ICD-10 Diagnosis Code Z88.2

Allergy status to sulfonamides status

Diagnosis Code Z88.2

ICD-10: Z88.2
Short Description: Allergy status to sulfonamides status
Long Description: Allergy status to sulfonamides status
This is the 2018 version of the ICD-10-CM diagnosis code Z88.2

Valid for Submission
The code Z88.2 is valid for submission for HIPAA-covered transactions.

Code Classification
  • Factors influencing health status and contact with health services (Z00–Z99)
    • Persons with potential health hazards related to family and personal history and certain conditions influencing health status (Z77-Z99)
      • Allergy status to drug/meds/biol subst (Z88)

Information for Medical Professionals

Code Edits
The following edits are applicable to this code:
Unacceptable principal diagnosis Additional informationCallout TooltipUnacceptable principal diagnosis
There are selected codes that describe a circumstance which influences an individual’s health status but not a current illness or injury, or codes that are not specific manifestations but may be due to an underlying cause. These codes are considered unacceptable as a principal diagnosis.

Convert to ICD-9 Additional informationCallout TooltipGeneral Equivalence Map
The ICD-10 and ICD-9 GEMs are used to facilitate linking between the diagnosis codes in ICD-9-CM and the new ICD-10-CM code set. The GEMs are the raw material from which providers, health information vendors and payers can derive specific applied mappings to meet their needs.
  • V14.2 - Hx-sulfonamides allergy

Present on Admission (POA) Additional informationCallout TooltipPresent on Admission
The Present on Admission (POA) indicator is used for diagnosis codes included in claims involving inpatient admissions to general acute care hospitals. POA indicators must be reported to CMS on each claim to facilitate the grouping of diagnoses codes into the proper Diagnostic Related Groups (DRG). CMS publishes a listing of specific diagnosis codes that are exempt from the POA reporting requirement.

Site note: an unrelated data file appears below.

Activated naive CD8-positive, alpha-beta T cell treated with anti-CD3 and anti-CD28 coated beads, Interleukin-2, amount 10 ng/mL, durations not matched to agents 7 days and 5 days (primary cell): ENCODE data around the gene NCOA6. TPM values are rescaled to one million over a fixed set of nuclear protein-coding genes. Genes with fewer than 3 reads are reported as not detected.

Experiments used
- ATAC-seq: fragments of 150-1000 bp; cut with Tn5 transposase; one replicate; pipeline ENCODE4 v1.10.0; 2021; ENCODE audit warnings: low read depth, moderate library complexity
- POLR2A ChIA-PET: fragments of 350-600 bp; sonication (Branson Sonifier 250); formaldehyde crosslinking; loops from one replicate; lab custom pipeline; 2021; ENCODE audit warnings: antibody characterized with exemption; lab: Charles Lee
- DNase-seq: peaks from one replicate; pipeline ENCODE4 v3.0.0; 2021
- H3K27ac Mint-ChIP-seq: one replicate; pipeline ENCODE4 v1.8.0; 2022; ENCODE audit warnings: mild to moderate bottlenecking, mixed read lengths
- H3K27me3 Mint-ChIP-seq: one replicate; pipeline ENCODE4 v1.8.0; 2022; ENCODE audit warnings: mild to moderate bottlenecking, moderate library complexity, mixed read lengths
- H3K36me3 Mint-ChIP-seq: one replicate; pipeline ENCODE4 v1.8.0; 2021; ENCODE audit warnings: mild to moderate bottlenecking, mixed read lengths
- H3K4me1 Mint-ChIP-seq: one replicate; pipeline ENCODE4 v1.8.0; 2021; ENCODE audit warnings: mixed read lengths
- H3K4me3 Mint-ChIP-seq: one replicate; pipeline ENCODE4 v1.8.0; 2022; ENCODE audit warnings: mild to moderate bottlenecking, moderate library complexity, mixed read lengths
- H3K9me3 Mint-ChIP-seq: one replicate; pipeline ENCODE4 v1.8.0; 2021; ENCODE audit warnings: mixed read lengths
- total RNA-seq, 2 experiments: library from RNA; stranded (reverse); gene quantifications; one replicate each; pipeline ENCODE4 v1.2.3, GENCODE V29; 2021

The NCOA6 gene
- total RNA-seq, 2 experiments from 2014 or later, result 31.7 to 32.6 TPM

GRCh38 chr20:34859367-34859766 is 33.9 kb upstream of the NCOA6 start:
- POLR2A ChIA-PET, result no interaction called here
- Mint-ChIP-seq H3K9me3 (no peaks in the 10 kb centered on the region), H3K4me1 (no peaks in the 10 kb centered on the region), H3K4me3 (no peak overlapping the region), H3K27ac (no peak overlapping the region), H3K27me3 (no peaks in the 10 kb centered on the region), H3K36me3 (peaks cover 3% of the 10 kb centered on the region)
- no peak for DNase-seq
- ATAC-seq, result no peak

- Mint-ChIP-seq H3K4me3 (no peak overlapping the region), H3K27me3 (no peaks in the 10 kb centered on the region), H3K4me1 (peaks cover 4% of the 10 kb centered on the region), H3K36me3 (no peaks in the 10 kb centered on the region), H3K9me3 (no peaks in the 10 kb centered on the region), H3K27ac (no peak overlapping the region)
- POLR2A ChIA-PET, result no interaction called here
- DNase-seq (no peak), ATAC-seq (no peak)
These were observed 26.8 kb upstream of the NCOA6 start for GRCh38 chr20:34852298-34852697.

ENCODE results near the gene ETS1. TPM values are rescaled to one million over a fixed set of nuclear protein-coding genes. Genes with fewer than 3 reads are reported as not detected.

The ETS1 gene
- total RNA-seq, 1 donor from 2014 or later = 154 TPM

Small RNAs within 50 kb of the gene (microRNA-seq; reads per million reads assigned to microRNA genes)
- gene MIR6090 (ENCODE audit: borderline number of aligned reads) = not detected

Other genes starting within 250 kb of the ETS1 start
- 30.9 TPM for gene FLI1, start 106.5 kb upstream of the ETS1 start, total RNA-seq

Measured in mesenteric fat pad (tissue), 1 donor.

The code Z88.2 is exempt from POA reporting.

  • Allergy to sulfonamide antibiotic
  • Allergy to sulfonamides
  • Bumetanide allergy
  • Calcium sulfaloxate allergy
  • Carbonic anhydrase inhibitor allergy
  • Chlorthalidone allergy
  • Combined sulfonamides allergy
  • Dichlorphenamide allergy
  • Drug for the treatment of gout allergy
  • Frusemide allergy
  • Indapamide allergy
  • Loop diuretic allergy
  • Loop diuretic allergy
  • Mafenide allergy
  • Mefruside allergy
  • Metolazone allergy
  • Phthalylsulfathiazole allergy
  • Probenecid allergy
  • Silver sulfadiazine allergy
  • Sulfacetamide allergy
  • Sulfadiazine allergy
  • Sulfadimethoxine allergy
  • Sulfadimidine allergy
  • Sulfafurazole allergy
  • Sulfaguanidine allergy
  • Sulfametopyrazine allergy
  • Sulfaurea allergy
  • Sulfonamide diuretic allergy
  • Uricosuric agent allergy
  • Xipamide allergy

Information for Patients


Antibiotics are powerful medicines that fight bacterial infections. Used properly, antibiotics can save lives. They either kill bacteria or keep them from reproducing. Your body's natural defenses can usually take it from there.

Antibiotics do not fight infections caused by viruses, such as

  • Colds
  • Flu
  • Most coughs and bronchitis
  • Sore throats, unless caused by strep

If a virus is making you sick, taking antibiotics may do more harm than good. Using antibiotics when you don't need them, or not using them properly, can add to antibiotic resistance. This happens when bacteria change and become able to resist the effects of an antibiotic.

When you take antibiotics, follow the directions carefully. It is important to finish your medicine even if you feel better. If you stop treatment too soon, some bacteria may survive and re-infect you. Do not save antibiotics for later or use someone else's prescription.

Centers for Disease Control and Prevention

  • Central venous catheters - ports (Medical Encyclopedia)

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Drug Reactions

Also called: Side effects

Most of the time, medicines make our lives better. They reduce aches and pains, fight infections, and control problems such as high blood pressure or diabetes. But medicines can also cause unwanted reactions.

One problem is interactions, which may occur between

  • Two drugs, such as aspirin and blood thinners
  • Drugs and food, such as statins and grapefruit
  • Drugs and supplements, such as ginkgo and blood thinners
  • Drugs and diseases, such as aspirin and peptic ulcers

Interactions can change the actions of one or both drugs. The drugs might not work, or you could get side effects.

Side effects are unwanted effects caused by the drugs. Most are mild, such as a stomach aches or drowsiness, and go away after you stop taking the drug. Others can be more serious.

Drug allergies are another type of reaction. They can be mild or life-threatening. Skin reactions, such as hives and rashes, are the most common type. Anaphylaxis, a serious allergic reaction, is more rare.

When you start a new prescription or over-the-counter medication, make sure you understand how to take it correctly. Know which other medications and foods you need to avoid. Ask your health care provider or pharmacist if you have questions.

  • Angioedema (Medical Encyclopedia)
  • Drug allergies (Medical Encyclopedia)
  • Drug-induced diarrhea (Medical Encyclopedia)
  • Drug-induced tremor (Medical Encyclopedia)
  • Taking multiple medicines safely (Medical Encyclopedia)

[Read More]
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